Everything We Know About The Final Game of Thrones Season
When HBO announced the premiere date for Game of Thrones Season 7, they invited fans to watch a live-stream of melting ice. It took two failed videos, a team of fire throwers, and over an hour for the date to ultimately be unveiled—and still, 3.2 million people tuned in to watch. For the eighth and final season of the series, the PR-peeps behind the GoT premiere reveal took a scaled-down approach.
— Game Of Thrones (@GameOfThrones) January 14, 2019
A new campaign #hashtag! A confirmed premiere date!! A thrilling teaser filled with enough Stark-based symbolism to analyze and explore for three whole months!!! It’s not quite as thrilling as watching ice melt, but we’ll take it. And, with this new information, we can start plotting our personal plans of attack: there are approximately 71 hours of existing Game of Thrones television, and exactly 90 days until the season eight premiere. In order to rewatch the entire series start-to-finish before the new season—a prepping practice I strongly recommend—you’ll have to watch approximately one episode per day from now until April 14. So make space in your calendar, move some stuff around if you have to, and start your re-binge-watch. Winter’s already here, but you still need to be ready.
Now that you have a date, here’s everything else you need to know about Game of Thrones Season 8.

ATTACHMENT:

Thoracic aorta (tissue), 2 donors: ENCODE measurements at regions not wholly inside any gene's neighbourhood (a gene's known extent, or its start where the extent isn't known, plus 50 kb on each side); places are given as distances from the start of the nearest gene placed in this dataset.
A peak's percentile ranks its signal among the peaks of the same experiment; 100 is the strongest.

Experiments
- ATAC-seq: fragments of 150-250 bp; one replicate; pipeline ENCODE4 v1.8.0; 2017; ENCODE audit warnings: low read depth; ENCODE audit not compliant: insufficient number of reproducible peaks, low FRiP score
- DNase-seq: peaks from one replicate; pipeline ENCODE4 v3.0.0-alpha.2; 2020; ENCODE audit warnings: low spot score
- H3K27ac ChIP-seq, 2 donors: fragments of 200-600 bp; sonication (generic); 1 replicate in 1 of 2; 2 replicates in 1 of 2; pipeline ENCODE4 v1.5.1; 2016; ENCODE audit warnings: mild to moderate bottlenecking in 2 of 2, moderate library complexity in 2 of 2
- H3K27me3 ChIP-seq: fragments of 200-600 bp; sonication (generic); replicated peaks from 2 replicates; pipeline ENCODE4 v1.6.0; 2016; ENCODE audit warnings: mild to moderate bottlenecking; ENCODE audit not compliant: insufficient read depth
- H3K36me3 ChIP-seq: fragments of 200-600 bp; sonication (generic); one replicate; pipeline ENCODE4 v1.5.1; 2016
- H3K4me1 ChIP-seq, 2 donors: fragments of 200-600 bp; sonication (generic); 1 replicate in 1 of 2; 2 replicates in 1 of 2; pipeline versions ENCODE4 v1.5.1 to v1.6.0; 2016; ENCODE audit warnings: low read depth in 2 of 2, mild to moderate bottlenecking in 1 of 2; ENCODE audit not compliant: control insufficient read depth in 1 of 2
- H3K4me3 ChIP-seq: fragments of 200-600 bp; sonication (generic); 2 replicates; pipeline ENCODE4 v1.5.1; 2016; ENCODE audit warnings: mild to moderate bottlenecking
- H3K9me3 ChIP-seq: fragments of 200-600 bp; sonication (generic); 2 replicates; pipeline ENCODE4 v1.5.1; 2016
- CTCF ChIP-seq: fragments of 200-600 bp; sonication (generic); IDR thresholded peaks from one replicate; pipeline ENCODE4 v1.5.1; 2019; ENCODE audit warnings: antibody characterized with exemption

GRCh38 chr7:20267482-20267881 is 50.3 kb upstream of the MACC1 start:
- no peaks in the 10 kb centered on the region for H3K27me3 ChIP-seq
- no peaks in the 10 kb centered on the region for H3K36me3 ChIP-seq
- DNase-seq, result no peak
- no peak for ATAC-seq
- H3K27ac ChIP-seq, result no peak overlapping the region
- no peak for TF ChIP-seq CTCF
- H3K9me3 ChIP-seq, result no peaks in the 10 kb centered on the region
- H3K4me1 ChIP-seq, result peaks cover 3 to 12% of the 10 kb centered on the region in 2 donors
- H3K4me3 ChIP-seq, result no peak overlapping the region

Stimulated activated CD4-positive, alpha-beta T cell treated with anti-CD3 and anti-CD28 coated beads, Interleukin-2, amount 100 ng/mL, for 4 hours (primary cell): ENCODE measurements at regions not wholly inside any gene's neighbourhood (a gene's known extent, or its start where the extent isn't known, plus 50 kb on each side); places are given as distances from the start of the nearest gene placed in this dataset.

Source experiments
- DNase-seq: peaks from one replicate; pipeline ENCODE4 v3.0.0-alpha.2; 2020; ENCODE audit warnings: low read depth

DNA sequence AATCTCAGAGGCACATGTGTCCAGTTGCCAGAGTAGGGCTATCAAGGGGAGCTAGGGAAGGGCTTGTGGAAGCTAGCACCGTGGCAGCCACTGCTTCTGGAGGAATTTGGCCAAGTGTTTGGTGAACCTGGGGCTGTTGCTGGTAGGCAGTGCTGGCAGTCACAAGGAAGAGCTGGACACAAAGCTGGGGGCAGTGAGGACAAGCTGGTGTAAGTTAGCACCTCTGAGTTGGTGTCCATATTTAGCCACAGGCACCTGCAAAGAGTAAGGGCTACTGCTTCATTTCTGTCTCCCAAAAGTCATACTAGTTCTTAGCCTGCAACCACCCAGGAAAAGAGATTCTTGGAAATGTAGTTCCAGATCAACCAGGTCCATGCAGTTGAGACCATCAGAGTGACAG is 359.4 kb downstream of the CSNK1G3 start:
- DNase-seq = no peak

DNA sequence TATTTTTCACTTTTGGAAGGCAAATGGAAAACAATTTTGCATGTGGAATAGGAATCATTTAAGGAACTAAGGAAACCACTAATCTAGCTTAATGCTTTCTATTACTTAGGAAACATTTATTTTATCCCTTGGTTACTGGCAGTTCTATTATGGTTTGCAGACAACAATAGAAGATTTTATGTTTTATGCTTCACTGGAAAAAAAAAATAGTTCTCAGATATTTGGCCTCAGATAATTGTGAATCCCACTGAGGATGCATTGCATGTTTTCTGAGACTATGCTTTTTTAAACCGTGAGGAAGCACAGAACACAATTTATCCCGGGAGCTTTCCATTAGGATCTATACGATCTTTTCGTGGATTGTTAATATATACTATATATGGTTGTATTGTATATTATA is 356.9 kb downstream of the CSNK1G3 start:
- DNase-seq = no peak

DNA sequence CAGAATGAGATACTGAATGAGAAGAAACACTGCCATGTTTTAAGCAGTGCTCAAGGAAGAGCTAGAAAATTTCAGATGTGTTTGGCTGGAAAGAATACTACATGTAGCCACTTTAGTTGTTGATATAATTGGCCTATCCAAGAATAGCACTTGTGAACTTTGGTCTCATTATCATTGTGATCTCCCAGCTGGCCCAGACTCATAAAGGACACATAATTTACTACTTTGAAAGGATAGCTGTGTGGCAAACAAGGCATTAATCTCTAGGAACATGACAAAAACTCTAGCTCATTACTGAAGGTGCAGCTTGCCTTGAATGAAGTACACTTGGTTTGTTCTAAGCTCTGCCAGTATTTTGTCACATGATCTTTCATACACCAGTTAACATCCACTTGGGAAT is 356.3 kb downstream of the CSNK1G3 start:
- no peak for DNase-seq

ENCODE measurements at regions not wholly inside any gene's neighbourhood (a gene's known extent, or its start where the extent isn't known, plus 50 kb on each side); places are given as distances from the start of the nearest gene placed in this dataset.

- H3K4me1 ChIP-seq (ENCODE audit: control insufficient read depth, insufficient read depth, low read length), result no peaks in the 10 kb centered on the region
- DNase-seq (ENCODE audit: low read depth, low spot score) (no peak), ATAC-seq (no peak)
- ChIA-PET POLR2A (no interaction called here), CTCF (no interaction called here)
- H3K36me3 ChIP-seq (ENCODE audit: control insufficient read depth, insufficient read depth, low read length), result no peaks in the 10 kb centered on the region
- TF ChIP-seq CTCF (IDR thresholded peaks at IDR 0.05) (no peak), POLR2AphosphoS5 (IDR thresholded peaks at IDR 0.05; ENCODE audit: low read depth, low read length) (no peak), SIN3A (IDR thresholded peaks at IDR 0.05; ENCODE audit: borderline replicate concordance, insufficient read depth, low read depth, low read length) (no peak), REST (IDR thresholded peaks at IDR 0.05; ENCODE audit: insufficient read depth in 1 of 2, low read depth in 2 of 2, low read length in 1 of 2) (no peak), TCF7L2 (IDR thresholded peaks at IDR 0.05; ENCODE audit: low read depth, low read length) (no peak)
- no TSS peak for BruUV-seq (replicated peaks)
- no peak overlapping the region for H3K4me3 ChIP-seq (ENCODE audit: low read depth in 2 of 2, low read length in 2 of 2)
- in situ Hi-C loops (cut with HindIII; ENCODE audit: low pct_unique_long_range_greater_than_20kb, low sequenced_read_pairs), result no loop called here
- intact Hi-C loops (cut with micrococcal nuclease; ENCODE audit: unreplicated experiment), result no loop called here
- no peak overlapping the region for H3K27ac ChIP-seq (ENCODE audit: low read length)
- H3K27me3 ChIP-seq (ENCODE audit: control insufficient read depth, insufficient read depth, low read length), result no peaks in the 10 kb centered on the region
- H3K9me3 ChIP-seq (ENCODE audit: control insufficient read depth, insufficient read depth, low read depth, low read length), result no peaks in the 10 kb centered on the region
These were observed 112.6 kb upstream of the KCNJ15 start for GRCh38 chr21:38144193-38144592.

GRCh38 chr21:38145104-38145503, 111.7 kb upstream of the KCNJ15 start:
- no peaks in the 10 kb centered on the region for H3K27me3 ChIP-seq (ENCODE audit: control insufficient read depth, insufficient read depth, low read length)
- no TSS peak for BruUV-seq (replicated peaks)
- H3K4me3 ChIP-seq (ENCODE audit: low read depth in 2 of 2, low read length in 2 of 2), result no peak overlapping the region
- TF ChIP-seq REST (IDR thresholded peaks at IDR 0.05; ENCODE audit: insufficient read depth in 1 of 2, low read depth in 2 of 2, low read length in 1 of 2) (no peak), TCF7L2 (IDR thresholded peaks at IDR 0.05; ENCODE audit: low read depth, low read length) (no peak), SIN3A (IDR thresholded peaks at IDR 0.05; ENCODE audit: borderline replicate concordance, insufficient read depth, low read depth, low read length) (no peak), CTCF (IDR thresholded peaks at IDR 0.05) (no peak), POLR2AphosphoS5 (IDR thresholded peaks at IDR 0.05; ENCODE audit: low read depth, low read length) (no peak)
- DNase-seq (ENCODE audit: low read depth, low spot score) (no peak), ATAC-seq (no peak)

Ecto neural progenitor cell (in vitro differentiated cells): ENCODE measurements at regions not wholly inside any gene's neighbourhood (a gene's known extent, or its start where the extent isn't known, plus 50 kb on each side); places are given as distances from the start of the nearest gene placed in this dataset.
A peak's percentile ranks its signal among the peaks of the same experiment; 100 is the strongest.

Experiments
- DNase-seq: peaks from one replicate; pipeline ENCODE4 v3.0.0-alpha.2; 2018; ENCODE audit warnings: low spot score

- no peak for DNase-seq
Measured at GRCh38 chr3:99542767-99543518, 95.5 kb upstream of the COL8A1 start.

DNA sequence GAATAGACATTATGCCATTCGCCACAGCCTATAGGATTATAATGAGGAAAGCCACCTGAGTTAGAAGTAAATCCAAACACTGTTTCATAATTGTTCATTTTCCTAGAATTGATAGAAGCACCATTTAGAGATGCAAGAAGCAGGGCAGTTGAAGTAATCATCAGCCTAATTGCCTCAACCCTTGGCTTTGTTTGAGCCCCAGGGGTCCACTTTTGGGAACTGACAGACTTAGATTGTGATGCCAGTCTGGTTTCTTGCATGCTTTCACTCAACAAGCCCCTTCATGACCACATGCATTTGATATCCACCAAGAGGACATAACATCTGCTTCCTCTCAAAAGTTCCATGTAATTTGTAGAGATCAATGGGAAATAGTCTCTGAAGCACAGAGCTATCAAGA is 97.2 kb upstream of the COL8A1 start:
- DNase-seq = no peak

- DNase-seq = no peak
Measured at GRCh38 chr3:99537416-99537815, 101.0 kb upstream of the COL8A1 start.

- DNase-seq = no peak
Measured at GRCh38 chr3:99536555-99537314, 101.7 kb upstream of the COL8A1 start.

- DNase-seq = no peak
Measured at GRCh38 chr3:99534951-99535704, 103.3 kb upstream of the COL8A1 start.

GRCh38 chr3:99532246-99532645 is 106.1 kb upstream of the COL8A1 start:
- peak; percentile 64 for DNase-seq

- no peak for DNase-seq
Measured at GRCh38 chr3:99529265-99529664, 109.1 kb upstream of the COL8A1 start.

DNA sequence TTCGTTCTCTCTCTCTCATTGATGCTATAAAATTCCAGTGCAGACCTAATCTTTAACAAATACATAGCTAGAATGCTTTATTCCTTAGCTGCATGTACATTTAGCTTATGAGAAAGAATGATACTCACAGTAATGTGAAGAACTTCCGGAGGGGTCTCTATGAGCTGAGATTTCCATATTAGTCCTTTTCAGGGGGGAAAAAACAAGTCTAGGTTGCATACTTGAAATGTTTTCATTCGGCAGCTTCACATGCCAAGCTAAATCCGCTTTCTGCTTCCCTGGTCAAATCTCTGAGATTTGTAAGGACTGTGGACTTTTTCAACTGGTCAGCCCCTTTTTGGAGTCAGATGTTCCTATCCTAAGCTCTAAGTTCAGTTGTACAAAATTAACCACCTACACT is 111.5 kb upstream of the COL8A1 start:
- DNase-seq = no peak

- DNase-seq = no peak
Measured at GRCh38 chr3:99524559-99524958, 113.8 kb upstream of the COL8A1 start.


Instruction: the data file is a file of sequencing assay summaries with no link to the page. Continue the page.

There will only be six episodes
Back in 2016, before the premiere of season 7, showrunners David Benioff and D.B. Weiss revealed to Variety that the final two seasons would include 13 episodes, seven in season 7 and six in season 8. But there’s a Valyrian Steel lining. As we saw in the previous season—with the final episode clocking in at 82 minutes—the series’ last six episode will likely have a longer run time than the standard 50 minutes. Just think of it at six GoT mini movies.
It’s a very expensive season
Bring on the dragons and the 800+ extras! Variety has reported that each episode in the final season will cost at least $15 million apiece—and probably more. For reference, the early GoT seasons cost an estimated $2 million to $6 million per episode.
There are going to be a handful of new characters
German actor Marc Rissmann will play Golden Company commander Harry Strickland; Alice Nokes has been cast as a character named Willa; Danielle Galligan will play a character known only as Sarra; and Emer McDaid has been cast in an unspecified role. There’s also a long list of guards, sailors, villagers, and vague unnamed characters that do not yet have a actor’s name publicly attached.
The season will open in Winterfell
Entertainment Weekly‘s exclusive Game of Thrones cover story gave fans access to all kinds of delicious details, including writer James Hibberd painting a picture of the opening scene of the season. “Season 8 opens at Winterfell with an episode that contains plenty of callbacks to the show’s pilot,” he wrote. “Instead of King Robert’s procession arriving, it’s Daenerys and her army. What follows is a thrilling and tense intermingling of characters—some of whom have never previously met, many who have messy histories—as they all prepare to face the inevitable invasion of the Army of the Dead.”
There’s going to be a massive battle
Imagine this: 55 nights to film a single outdoor battle scene, followed by weeks in the studio to wrap it up. That’s how long it took for GoT to shoot the final fight with the Army of the Dead, which EW revealed will likely be the biggest battle scene ever made for television or film. An entire episode will be dedicated to the action, and will be directed by Miguel Sapochnik, the man behind the “Battle Of The Bastards.”